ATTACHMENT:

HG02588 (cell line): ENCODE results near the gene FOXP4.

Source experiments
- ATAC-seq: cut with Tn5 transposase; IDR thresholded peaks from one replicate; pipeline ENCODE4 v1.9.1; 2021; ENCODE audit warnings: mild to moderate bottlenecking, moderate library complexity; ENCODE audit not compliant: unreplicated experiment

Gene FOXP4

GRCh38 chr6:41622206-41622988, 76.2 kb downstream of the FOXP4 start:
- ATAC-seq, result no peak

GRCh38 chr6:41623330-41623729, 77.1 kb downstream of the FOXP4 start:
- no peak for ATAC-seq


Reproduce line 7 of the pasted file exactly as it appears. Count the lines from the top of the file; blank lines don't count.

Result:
GRCh38 chr6:41623330-41623729, 77.1 kb downstream of the FOXP4 start: